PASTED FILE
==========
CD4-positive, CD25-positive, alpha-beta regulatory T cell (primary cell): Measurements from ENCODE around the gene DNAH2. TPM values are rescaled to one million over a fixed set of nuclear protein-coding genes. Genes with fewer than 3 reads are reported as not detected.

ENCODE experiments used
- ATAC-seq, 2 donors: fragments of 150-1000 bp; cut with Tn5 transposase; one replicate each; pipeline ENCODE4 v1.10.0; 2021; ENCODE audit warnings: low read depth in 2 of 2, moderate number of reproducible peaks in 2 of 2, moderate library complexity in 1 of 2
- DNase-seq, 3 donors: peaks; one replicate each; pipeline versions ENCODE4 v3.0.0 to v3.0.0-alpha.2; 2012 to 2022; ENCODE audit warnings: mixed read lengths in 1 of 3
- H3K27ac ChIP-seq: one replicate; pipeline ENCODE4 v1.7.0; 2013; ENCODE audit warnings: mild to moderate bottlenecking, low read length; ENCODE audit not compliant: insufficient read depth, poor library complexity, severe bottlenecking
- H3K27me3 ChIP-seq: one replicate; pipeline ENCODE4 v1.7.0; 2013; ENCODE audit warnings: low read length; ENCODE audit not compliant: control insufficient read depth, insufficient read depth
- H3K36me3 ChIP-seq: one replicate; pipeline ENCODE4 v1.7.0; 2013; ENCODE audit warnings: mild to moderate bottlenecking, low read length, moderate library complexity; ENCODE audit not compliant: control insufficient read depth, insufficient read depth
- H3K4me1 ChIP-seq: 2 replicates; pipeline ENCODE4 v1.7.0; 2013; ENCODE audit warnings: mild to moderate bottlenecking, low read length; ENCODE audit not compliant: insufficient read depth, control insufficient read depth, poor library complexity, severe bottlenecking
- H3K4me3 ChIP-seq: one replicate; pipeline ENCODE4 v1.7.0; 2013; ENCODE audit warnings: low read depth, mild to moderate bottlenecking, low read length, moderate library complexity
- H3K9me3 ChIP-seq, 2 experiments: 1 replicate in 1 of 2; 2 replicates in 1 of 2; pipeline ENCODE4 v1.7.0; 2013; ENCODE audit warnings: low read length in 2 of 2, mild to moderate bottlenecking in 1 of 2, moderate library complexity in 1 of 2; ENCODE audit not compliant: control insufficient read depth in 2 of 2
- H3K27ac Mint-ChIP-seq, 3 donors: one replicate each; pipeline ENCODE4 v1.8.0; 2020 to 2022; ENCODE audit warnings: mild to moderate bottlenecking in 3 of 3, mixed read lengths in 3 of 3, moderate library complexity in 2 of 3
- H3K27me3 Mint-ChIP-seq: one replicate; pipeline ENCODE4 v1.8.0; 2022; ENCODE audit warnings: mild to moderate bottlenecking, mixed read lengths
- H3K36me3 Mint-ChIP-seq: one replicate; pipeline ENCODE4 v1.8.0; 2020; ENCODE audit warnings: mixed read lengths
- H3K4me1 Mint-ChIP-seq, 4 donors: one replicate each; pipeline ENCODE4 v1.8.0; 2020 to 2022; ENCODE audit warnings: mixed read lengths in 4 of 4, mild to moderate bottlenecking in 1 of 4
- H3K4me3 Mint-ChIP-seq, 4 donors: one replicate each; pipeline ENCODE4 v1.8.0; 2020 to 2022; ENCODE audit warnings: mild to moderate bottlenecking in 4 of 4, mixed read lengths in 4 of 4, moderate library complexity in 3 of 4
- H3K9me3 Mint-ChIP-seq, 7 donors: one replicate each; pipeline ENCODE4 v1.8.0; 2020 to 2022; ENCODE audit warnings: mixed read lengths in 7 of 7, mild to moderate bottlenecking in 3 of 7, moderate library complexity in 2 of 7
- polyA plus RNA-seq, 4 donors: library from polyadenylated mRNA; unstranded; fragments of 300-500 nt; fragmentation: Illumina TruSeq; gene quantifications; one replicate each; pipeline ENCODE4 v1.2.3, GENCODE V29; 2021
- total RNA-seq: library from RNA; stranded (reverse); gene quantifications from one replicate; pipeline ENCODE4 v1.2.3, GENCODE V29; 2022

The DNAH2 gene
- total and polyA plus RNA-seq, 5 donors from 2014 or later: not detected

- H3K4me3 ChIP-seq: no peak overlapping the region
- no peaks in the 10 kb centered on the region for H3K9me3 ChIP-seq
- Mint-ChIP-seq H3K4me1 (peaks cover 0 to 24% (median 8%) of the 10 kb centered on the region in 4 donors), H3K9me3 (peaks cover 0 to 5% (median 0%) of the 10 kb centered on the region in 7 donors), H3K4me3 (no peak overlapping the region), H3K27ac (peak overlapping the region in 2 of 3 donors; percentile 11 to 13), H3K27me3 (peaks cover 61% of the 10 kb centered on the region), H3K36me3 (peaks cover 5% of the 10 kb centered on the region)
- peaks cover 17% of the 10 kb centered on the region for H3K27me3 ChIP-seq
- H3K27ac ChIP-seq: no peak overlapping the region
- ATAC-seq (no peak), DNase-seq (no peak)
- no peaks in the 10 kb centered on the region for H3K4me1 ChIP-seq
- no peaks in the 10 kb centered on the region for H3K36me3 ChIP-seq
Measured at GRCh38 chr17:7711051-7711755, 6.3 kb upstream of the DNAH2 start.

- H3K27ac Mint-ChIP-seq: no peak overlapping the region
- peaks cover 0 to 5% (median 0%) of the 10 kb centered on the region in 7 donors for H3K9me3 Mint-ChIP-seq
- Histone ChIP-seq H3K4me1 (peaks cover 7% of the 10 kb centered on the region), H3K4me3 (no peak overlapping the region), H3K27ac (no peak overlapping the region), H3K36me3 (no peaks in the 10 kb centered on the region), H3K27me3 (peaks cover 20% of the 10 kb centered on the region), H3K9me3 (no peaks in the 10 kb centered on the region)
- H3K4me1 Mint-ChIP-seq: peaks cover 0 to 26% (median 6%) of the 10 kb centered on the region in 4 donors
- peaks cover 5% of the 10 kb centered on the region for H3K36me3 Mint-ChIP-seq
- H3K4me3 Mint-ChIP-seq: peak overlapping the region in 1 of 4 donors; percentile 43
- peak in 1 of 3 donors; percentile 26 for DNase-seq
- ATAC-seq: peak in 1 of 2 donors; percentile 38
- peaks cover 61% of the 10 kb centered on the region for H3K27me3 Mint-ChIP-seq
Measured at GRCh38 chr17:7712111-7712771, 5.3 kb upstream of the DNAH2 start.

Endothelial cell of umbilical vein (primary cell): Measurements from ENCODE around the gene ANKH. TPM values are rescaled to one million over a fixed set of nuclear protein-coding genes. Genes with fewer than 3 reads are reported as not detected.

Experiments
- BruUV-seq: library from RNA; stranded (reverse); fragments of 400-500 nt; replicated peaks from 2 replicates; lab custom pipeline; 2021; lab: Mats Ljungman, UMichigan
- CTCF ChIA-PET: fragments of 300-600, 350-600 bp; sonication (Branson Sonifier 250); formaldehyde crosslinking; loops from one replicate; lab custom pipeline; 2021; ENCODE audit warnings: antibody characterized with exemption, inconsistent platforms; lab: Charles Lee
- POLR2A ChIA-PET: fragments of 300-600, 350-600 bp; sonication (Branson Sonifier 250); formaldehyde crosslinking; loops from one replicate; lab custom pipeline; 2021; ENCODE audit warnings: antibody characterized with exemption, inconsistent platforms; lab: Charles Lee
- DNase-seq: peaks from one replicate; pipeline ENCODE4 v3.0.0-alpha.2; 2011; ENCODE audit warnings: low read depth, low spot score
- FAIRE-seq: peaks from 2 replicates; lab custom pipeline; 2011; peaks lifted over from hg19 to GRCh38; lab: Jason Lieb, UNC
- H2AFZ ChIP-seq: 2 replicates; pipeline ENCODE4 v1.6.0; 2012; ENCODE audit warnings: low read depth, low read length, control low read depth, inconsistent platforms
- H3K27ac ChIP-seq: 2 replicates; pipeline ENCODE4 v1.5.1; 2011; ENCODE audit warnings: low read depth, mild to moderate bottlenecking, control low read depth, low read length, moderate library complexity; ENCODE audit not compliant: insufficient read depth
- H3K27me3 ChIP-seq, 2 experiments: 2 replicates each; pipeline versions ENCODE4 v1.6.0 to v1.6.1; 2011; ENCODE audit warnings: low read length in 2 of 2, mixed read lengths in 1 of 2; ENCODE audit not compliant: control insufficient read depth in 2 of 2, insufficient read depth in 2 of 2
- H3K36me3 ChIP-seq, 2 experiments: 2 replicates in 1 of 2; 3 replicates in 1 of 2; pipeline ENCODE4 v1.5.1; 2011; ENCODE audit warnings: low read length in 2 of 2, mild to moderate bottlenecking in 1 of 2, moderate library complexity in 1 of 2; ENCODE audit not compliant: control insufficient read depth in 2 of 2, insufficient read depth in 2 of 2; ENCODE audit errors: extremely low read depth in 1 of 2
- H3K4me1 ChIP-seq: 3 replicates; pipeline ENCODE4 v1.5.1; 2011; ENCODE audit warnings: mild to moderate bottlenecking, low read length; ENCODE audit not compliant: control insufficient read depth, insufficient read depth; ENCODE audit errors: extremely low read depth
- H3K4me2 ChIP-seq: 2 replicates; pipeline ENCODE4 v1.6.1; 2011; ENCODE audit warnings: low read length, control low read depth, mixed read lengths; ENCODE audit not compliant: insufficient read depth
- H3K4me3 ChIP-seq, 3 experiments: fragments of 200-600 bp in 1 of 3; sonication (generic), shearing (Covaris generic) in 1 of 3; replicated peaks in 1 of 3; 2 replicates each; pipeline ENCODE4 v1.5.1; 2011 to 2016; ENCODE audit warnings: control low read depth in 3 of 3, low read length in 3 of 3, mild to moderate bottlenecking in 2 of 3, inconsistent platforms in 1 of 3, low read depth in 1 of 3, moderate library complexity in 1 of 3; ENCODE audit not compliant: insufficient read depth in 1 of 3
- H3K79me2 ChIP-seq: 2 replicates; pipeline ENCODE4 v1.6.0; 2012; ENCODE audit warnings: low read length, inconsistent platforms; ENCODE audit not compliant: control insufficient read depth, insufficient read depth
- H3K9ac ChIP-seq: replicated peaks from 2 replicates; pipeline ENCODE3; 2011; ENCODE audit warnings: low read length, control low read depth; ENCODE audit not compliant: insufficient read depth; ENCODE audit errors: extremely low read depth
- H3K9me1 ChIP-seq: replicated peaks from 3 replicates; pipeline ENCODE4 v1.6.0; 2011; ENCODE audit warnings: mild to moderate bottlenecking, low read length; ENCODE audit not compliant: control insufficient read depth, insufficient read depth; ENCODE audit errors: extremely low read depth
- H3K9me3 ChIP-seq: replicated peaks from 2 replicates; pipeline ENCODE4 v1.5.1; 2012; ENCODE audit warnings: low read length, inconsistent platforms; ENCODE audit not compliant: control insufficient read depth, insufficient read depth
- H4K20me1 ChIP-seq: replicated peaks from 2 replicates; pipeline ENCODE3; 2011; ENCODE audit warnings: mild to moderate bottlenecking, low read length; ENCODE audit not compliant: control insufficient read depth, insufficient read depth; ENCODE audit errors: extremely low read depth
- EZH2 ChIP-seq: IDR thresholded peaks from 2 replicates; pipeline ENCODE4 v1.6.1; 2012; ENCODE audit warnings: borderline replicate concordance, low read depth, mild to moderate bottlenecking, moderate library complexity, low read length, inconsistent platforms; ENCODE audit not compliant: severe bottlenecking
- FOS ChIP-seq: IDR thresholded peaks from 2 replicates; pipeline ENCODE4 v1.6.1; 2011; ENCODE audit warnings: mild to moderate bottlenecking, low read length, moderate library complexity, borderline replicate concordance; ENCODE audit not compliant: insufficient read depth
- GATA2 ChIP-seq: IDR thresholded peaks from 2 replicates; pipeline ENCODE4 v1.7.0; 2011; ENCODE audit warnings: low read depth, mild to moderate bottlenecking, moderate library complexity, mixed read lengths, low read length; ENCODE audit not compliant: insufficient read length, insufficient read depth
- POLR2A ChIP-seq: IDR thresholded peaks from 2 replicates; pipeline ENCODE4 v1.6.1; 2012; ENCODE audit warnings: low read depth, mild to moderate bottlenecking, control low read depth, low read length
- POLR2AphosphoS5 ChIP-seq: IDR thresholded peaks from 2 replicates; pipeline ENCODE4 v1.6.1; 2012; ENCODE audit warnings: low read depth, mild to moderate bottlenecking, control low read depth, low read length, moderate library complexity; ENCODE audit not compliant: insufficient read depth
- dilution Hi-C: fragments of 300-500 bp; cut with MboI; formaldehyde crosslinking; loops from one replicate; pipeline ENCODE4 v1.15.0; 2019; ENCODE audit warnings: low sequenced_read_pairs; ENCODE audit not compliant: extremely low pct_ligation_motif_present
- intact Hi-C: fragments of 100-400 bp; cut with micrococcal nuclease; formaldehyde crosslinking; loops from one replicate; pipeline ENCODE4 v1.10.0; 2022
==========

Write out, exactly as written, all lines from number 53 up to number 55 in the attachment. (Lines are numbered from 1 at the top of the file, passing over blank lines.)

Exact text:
- H3K4me3 ChIP-seq, 3 experiments: fragments of 200-600 bp in 1 of 3; sonication (generic), shearing (Covaris generic) in 1 of 3; replicated peaks in 1 of 3; 2 replicates each; pipeline ENCODE4 v1.5.1; 2011 to 2016; ENCODE audit warnings: control low read depth in 3 of 3, low read length in 3 of 3, mild to moderate bottlenecking in 2 of 3, inconsistent platforms in 1 of 3, low read depth in 1 of 3, moderate library complexity in 1 of 3; ENCODE audit not compliant: insufficient read depth in 1 of 3
- H3K79me2 ChIP-seq: 2 replicates; pipeline ENCODE4 v1.6.0; 2012; ENCODE audit warnings: low read length, inconsistent platforms; ENCODE audit not compliant: control insufficient read depth, insufficient read depth
- H3K9ac ChIP-seq: replicated peaks from 2 replicates; pipeline ENCODE3; 2011; ENCODE audit warnings: low read length, control low read depth; ENCODE audit not compliant: insufficient read depth; ENCODE audit errors: extremely low read depth